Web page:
Stories of Matilda and Esmée inspire Halifax store to fundraise for Cystic Fibrosis Trust

The stories of two little girls from Halifax have inspired Harvey's department store to support the Cystic Fibrosis Trust with a month of fundraising.


The collaboration with Harvey’s was organised by parents Louise Shaw, mum of one-year-old Matilda, and Samantha Jayne Scott, mum of three-year-old Esmée, who also suffers from Cerebral Palsy.

Cystic Fibrosis is a life shortening genetic condition. Only half of people who have it will live to celebrate their 40th birthday

Sign up to our daily newsletter

The i newsletter cut through the noise

Two million people in the UK are carrying the faulty gene without realising it.


The condition slowly destroys the lungs and digestive system, making it hard to breathe and digest food.

Both Matilda and Esmée take several doses of medication every day due to the condition.

Louise said: “Matilda showed no symptoms for her first few weeks, but we were visited by a nurse and a health visitor, who told us about Matilda’s diagnosis, which was discovered from the heel prick test that is given to all newborn babies.

“It was a total shock. She showed no symptoms before and I don’t think words can describe how we felt. We held Matilda tight and cried for our little girl; how could this be fair or right?

“The nurse was amazing and gave us plenty of time and explained in great detail what exactly it was and that, although there is no cure, Matilda could still lead a normal life.

“Me and my husband are both carriers of the gene, named Double Delta F508.

“Matilda is so amazing and beaming with happiness she doesn’t let it get in her way. She’s looks and acts just like a normal little girl and is such a cheeky character.

“Matilda doesn’t have a voice yet to ask for help or make awareness of her condition. So as her mum, I want to help her, and the only way to find a cure is to get the funding to the trust. So my job right now is to help the trust find the funds.”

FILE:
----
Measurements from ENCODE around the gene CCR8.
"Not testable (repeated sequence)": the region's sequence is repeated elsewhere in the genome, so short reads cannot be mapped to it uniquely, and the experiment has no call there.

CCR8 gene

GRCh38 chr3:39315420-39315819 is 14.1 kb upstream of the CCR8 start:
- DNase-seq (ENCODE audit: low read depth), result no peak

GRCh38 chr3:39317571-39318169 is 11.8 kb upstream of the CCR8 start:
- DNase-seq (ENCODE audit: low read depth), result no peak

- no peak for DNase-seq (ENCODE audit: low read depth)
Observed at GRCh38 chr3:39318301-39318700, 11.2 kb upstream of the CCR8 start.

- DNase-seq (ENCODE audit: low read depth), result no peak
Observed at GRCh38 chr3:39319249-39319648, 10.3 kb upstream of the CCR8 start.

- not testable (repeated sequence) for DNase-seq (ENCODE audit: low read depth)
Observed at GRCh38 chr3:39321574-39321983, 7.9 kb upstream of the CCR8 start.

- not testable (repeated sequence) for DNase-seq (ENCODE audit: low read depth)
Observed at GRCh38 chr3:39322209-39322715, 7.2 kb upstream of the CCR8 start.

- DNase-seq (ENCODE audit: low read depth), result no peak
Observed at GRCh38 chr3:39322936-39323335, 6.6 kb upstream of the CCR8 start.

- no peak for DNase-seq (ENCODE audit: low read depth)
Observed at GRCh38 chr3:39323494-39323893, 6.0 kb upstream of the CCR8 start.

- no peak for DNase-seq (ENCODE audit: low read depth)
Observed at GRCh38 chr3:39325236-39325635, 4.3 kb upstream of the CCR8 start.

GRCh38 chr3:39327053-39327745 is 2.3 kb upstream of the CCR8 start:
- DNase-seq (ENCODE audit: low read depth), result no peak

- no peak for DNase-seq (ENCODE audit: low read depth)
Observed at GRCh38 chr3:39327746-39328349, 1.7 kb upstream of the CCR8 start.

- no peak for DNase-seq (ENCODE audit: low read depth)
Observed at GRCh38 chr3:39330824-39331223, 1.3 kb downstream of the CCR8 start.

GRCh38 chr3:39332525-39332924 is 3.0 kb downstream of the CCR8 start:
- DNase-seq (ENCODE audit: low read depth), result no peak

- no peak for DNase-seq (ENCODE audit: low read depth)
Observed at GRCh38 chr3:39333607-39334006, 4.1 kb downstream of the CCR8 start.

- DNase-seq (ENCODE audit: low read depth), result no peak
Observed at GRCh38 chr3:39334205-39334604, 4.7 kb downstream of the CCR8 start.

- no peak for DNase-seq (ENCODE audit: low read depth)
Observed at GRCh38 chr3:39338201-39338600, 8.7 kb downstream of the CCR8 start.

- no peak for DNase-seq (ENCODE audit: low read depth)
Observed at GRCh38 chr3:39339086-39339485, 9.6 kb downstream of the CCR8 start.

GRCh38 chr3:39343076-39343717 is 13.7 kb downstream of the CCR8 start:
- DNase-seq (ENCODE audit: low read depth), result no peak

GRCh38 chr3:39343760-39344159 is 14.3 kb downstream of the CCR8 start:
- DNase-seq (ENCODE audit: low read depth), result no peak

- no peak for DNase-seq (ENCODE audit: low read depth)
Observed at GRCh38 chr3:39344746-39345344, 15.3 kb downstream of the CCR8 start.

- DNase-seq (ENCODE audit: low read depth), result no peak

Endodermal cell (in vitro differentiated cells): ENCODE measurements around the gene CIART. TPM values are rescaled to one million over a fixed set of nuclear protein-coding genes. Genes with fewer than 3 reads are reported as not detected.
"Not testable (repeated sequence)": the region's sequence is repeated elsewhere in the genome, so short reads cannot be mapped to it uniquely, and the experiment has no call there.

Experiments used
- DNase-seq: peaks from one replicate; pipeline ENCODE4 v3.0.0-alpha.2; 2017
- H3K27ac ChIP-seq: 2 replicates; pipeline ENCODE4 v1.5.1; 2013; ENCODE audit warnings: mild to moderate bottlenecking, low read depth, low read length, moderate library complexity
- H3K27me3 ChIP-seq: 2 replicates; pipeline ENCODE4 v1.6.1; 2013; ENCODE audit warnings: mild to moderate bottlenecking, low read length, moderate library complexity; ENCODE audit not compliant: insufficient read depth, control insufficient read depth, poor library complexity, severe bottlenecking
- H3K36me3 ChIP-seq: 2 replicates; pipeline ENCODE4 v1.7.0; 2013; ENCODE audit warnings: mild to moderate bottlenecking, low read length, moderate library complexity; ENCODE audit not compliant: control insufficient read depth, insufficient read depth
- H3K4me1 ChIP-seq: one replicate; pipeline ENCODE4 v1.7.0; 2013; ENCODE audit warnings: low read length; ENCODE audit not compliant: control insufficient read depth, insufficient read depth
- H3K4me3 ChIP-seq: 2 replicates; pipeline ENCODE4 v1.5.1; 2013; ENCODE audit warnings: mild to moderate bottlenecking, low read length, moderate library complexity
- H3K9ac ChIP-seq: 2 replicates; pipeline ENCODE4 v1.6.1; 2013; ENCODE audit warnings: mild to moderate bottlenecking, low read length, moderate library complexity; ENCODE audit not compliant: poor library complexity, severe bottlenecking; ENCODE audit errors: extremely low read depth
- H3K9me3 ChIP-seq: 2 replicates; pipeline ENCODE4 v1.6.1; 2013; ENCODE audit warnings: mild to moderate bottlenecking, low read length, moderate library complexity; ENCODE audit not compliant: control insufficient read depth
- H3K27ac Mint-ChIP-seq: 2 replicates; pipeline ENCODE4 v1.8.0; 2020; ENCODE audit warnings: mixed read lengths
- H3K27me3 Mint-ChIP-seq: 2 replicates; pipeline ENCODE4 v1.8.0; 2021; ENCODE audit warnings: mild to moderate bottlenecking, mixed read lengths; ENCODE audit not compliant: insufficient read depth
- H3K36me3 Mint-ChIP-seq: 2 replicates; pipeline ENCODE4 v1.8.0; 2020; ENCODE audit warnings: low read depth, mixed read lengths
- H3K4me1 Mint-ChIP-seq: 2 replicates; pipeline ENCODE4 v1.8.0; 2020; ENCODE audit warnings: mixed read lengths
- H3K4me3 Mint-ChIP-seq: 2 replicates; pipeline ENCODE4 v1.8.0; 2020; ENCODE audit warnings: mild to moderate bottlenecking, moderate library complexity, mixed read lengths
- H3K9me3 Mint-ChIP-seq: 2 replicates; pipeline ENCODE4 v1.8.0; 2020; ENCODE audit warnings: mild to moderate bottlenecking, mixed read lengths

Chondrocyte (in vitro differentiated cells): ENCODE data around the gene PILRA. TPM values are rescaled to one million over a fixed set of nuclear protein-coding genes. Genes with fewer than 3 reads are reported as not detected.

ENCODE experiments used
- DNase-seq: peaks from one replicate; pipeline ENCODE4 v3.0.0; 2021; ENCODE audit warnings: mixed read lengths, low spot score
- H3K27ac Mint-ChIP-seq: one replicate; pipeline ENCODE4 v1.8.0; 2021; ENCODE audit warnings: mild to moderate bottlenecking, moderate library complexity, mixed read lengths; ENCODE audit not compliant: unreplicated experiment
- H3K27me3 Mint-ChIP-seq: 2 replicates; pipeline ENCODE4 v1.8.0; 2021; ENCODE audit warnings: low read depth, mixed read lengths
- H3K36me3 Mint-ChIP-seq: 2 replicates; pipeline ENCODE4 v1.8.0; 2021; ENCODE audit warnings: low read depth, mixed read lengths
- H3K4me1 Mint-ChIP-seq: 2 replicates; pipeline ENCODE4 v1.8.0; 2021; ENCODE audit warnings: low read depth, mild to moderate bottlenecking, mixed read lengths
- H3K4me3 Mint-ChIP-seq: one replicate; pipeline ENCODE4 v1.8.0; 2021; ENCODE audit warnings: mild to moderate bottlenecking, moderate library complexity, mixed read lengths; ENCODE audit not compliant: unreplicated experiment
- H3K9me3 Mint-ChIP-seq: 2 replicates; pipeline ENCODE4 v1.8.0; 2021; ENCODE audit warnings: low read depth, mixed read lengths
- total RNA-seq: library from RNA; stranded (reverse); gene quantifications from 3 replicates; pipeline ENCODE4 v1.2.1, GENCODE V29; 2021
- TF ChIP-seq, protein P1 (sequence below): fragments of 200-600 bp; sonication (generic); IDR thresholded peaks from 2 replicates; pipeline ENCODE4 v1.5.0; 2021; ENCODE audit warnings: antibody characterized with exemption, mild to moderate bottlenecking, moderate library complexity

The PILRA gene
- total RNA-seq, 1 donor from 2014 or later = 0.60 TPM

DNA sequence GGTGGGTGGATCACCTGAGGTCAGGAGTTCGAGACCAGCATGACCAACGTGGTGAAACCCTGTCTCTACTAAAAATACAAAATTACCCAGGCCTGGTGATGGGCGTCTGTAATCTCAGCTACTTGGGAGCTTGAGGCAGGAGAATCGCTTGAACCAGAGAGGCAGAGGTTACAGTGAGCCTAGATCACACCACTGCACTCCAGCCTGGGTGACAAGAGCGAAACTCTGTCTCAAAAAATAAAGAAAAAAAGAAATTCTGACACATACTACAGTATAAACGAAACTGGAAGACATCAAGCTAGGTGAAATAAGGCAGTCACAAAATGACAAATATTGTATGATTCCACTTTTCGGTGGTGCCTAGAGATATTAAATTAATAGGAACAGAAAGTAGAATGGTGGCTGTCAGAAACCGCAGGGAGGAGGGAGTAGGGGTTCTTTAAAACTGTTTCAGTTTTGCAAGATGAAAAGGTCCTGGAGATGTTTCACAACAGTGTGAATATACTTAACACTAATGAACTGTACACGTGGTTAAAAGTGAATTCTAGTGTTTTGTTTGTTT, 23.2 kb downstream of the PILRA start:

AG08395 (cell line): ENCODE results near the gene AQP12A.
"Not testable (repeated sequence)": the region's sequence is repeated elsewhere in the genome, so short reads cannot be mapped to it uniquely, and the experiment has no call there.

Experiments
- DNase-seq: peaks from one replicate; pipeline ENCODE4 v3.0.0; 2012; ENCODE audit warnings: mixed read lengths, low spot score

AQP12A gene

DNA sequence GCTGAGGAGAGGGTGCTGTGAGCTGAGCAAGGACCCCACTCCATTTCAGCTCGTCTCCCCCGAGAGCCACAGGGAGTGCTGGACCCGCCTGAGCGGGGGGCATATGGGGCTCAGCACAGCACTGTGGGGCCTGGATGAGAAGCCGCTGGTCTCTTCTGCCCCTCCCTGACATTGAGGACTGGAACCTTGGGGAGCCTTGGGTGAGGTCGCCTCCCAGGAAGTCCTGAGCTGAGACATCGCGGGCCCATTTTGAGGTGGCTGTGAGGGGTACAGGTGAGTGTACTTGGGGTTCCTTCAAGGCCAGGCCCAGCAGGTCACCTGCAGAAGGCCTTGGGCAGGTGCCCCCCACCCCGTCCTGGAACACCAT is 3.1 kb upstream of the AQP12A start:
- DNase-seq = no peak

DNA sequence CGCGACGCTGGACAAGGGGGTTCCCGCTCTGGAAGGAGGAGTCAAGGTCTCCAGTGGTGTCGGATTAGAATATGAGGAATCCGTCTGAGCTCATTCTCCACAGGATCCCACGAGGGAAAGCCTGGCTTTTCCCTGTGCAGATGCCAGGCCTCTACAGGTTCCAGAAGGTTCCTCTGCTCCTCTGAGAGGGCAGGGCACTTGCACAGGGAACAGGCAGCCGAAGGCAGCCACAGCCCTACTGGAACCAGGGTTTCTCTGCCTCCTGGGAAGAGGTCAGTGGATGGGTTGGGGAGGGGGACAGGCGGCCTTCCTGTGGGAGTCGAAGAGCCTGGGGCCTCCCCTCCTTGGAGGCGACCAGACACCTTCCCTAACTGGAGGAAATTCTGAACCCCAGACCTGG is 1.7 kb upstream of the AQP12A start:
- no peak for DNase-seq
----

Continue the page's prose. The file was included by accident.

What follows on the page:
Harvey’s will be collecting money throughout November but there will be a specific awareness day on November 29 where Louise and Samantha will be in attendance along with their festive tombola to greet shoppers.

Samantha said: “We support cystic fibrosis because our daughter has it, but she is doing amazingly.

“She was born premature at 30 weeks, and we found out about the condition when Esmée was just three weeks old.

“It was a shock but we have got used to all the physio and medication.

“Esmée had the mutations from me and her dad. The mutation I carry means that Esmée can have a drug called ivacftor or kalydrco, which she started taking on her second birthday.

“This has brought Esmée’s sweat test down from 90 to 16, which is amazing and this meditation will hopefully help her lungs stay clearer and stop her catching as many infections.

“Esmée is fed all liquids via a button in her tummy due to her also having cerebral palsy and an unsafe swallow, but this has helped us get lots of high calorie milk down her and all her meds, helping her amazingly with weight gain.

“We did Cystic Fibrosis fundraising at my daughter’s christening, and we also did a raffle and raised money in Cystic Fibrosis week in Esmée’s grandma’s shop The Chocolate Box in The Piece Hall.”